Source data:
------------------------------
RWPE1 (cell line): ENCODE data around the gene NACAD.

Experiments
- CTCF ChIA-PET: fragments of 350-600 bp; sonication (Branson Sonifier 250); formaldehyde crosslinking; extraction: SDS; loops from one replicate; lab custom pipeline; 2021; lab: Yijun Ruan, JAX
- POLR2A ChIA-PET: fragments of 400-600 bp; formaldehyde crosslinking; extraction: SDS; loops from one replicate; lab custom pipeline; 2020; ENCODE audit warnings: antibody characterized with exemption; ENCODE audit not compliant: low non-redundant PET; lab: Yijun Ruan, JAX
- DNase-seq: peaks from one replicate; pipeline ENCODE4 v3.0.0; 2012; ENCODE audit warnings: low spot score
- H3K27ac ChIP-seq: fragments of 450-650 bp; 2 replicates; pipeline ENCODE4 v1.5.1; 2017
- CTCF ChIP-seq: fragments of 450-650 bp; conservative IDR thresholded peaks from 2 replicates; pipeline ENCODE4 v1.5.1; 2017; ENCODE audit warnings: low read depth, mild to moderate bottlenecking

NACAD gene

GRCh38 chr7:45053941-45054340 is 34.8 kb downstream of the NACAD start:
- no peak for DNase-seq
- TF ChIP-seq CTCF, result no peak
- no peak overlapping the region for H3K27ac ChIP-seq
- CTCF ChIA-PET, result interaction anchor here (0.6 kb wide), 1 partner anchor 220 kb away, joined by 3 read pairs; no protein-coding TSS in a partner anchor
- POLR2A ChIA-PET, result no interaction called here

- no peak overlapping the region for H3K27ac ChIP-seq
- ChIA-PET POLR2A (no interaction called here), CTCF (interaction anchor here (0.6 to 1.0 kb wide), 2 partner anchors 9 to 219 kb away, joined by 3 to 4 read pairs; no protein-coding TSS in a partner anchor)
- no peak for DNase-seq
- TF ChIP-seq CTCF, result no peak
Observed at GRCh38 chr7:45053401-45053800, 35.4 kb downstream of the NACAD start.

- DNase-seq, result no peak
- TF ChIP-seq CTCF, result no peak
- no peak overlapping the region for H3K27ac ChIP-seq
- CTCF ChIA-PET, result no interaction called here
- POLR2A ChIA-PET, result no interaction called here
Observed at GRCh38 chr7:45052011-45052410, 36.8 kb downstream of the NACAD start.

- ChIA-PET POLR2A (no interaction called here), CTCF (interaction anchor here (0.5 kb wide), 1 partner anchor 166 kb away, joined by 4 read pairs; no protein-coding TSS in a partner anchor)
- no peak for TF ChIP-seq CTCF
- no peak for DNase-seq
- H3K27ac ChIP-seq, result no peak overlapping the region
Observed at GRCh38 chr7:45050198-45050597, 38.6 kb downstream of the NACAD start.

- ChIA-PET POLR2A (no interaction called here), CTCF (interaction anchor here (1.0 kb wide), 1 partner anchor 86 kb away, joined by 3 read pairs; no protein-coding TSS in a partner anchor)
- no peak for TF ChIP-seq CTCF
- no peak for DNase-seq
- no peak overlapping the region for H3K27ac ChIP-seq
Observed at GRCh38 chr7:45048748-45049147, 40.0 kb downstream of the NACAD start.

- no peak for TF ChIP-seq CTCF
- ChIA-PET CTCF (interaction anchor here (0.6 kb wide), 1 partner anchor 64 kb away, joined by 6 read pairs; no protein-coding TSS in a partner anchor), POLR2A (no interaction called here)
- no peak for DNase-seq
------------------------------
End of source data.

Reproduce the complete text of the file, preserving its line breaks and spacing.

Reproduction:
RWPE1 (cell line): ENCODE data around the gene NACAD.

Experiments
- CTCF ChIA-PET: fragments of 350-600 bp; sonication (Branson Sonifier 250); formaldehyde crosslinking; extraction: SDS; loops from one replicate; lab custom pipeline; 2021; lab: Yijun Ruan, JAX
- POLR2A ChIA-PET: fragments of 400-600 bp; formaldehyde crosslinking; extraction: SDS; loops from one replicate; lab custom pipeline; 2020; ENCODE audit warnings: antibody characterized with exemption; ENCODE audit not compliant: low non-redundant PET; lab: Yijun Ruan, JAX
- DNase-seq: peaks from one replicate; pipeline ENCODE4 v3.0.0; 2012; ENCODE audit warnings: low spot score
- H3K27ac ChIP-seq: fragments of 450-650 bp; 2 replicates; pipeline ENCODE4 v1.5.1; 2017
- CTCF ChIP-seq: fragments of 450-650 bp; conservative IDR thresholded peaks from 2 replicates; pipeline ENCODE4 v1.5.1; 2017; ENCODE audit warnings: low read depth, mild to moderate bottlenecking

NACAD gene

GRCh38 chr7:45053941-45054340 is 34.8 kb downstream of the NACAD start:
- no peak for DNase-seq
- TF ChIP-seq CTCF, result no peak
- no peak overlapping the region for H3K27ac ChIP-seq
- CTCF ChIA-PET, result interaction anchor here (0.6 kb wide), 1 partner anchor 220 kb away, joined by 3 read pairs; no protein-coding TSS in a partner anchor
- POLR2A ChIA-PET, result no interaction called here

- no peak overlapping the region for H3K27ac ChIP-seq
- ChIA-PET POLR2A (no interaction called here), CTCF (interaction anchor here (0.6 to 1.0 kb wide), 2 partner anchors 9 to 219 kb away, joined by 3 to 4 read pairs; no protein-coding TSS in a partner anchor)
- no peak for DNase-seq
- TF ChIP-seq CTCF, result no peak
Observed at GRCh38 chr7:45053401-45053800, 35.4 kb downstream of the NACAD start.

- DNase-seq, result no peak
- TF ChIP-seq CTCF, result no peak
- no peak overlapping the region for H3K27ac ChIP-seq
- CTCF ChIA-PET, result no interaction called here
- POLR2A ChIA-PET, result no interaction called here
Observed at GRCh38 chr7:45052011-45052410, 36.8 kb downstream of the NACAD start.

- ChIA-PET POLR2A (no interaction called here), CTCF (interaction anchor here (0.5 kb wide), 1 partner anchor 166 kb away, joined by 4 read pairs; no protein-coding TSS in a partner anchor)
- no peak for TF ChIP-seq CTCF
- no peak for DNase-seq
- H3K27ac ChIP-seq, result no peak overlapping the region
Observed at GRCh38 chr7:45050198-45050597, 38.6 kb downstream of the NACAD start.

- ChIA-PET POLR2A (no interaction called here), CTCF (interaction anchor here (1.0 kb wide), 1 partner anchor 86 kb away, joined by 3 read pairs; no protein-coding TSS in a partner anchor)
- no peak for TF ChIP-seq CTCF
- no peak for DNase-seq
- no peak overlapping the region for H3K27ac ChIP-seq
Observed at GRCh38 chr7:45048748-45049147, 40.0 kb downstream of the NACAD start.

- no peak for TF ChIP-seq CTCF
- ChIA-PET CTCF (interaction anchor here (0.6 kb wide), 1 partner anchor 64 kb away, joined by 6 read pairs; no protein-coding TSS in a partner anchor), POLR2A (no interaction called here)
- no peak for DNase-seq